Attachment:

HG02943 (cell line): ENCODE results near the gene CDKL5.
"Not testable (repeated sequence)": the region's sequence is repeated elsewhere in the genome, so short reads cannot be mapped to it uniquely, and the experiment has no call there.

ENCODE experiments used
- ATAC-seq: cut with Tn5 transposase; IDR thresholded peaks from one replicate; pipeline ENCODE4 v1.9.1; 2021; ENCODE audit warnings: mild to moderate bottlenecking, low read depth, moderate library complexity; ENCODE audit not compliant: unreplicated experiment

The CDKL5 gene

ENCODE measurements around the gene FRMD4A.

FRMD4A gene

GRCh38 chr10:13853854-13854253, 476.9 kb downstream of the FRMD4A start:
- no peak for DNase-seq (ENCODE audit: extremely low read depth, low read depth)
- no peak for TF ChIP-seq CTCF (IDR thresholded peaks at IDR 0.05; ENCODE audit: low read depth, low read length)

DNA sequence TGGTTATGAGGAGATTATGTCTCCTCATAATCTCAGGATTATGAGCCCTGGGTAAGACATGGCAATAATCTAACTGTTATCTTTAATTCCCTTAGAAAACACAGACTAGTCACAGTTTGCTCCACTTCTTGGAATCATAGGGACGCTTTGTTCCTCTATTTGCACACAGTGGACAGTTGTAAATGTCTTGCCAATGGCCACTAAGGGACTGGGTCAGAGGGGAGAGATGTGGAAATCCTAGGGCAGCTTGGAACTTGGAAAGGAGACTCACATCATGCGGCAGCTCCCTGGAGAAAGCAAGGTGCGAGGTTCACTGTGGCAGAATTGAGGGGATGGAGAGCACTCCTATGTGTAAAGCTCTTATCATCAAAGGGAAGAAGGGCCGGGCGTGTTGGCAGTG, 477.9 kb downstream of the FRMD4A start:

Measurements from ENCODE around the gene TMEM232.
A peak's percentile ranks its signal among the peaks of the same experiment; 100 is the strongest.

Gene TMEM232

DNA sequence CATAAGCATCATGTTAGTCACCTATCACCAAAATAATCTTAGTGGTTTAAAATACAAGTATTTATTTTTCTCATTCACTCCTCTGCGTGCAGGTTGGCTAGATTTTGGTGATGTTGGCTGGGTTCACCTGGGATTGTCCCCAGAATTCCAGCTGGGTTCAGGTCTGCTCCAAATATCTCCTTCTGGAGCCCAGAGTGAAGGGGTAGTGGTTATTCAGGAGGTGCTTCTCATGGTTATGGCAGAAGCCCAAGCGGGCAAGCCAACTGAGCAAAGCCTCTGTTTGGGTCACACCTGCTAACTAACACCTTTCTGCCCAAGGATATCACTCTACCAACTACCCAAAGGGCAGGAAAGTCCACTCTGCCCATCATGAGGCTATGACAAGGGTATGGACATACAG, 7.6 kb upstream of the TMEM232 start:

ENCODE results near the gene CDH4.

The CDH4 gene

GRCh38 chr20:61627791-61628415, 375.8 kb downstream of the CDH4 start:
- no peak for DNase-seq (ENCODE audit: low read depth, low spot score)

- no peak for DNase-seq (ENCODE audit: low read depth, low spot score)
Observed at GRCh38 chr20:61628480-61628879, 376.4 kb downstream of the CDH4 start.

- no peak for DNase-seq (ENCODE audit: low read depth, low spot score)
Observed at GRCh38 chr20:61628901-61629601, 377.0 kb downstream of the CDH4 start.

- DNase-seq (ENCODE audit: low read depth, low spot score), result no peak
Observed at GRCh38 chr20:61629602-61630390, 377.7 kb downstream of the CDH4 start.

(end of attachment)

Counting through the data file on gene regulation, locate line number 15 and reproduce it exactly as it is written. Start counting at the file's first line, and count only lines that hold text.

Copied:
DNA sequence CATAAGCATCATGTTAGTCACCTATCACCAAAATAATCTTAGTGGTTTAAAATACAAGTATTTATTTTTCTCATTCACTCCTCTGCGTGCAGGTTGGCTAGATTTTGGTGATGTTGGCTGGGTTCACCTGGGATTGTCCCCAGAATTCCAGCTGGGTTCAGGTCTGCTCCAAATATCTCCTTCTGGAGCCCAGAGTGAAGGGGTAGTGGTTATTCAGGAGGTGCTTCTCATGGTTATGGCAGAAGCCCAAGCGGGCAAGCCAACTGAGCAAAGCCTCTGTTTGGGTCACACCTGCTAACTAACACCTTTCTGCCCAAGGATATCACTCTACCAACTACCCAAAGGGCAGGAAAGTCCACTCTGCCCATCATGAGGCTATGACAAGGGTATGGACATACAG, 7.6 kb upstream of the TMEM232 start: